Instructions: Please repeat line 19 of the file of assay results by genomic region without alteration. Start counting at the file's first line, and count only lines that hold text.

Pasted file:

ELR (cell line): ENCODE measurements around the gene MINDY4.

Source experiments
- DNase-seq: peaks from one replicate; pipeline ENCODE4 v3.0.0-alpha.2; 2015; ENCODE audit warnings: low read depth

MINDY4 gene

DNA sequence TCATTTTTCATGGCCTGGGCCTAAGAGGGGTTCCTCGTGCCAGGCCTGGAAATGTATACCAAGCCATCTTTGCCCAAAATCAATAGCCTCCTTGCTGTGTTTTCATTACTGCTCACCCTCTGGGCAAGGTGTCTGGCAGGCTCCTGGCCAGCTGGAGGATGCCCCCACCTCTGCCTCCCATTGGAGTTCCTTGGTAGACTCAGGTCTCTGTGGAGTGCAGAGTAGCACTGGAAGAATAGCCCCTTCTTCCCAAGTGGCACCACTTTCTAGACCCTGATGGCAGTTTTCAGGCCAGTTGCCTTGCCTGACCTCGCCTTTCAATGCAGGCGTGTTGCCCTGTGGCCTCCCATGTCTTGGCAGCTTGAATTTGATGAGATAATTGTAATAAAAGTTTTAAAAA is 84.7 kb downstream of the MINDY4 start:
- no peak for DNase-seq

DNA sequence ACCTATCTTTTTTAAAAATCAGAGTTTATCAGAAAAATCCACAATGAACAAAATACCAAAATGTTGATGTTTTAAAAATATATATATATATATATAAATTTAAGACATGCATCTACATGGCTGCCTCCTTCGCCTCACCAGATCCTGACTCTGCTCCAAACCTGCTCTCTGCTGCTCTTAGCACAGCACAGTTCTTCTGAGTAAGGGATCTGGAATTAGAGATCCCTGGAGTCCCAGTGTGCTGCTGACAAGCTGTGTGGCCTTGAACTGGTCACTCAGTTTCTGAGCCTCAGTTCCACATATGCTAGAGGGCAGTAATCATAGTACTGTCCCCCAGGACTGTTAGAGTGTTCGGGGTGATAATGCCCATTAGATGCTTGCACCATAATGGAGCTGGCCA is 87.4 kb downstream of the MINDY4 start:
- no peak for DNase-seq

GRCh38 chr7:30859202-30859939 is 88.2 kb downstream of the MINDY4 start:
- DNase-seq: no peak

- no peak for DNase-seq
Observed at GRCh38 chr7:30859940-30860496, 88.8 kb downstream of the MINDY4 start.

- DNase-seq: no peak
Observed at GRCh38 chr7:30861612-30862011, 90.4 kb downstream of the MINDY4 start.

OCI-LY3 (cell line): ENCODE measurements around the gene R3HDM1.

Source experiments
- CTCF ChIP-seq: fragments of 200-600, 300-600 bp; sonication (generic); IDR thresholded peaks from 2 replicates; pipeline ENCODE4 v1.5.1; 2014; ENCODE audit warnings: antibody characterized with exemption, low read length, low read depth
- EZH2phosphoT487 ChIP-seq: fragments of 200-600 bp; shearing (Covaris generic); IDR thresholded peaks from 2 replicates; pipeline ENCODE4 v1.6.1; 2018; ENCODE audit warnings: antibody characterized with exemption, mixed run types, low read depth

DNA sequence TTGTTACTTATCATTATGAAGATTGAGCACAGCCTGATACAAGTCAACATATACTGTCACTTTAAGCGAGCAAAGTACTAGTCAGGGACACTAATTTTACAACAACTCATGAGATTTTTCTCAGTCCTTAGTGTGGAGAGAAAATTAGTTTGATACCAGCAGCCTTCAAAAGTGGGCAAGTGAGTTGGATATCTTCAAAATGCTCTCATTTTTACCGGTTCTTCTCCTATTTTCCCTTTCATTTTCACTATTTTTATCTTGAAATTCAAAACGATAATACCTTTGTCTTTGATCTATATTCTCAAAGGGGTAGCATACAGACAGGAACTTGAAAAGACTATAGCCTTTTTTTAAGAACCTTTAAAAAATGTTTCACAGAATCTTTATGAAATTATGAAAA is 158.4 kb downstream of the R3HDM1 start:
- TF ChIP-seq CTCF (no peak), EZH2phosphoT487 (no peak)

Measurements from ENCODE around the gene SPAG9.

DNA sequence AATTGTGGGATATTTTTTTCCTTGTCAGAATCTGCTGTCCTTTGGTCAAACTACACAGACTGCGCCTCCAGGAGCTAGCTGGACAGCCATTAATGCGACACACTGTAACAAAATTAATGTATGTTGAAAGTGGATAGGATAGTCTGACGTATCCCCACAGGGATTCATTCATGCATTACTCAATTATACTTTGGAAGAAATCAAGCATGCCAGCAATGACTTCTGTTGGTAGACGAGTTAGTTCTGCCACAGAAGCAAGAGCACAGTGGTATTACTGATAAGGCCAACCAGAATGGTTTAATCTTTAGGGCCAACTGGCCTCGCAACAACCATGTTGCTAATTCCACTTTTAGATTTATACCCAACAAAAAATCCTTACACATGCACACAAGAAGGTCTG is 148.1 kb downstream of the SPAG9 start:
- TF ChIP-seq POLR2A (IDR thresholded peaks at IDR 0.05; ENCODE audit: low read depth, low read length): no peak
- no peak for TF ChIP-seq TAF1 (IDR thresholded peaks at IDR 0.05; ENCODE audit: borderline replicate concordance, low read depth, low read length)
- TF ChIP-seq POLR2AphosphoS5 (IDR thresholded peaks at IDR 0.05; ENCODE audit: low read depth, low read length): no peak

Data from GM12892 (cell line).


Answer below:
DNA sequence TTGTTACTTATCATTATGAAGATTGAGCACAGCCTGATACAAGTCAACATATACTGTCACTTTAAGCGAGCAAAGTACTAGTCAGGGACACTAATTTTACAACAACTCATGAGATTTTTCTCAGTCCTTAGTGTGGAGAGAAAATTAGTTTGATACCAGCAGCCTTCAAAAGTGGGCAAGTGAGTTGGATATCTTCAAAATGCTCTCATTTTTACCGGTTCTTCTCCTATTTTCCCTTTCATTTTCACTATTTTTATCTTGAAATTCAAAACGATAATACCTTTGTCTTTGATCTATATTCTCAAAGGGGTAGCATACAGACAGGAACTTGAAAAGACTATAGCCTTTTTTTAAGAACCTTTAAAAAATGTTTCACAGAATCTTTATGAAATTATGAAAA is 158.4 kb downstream of the R3HDM1 start: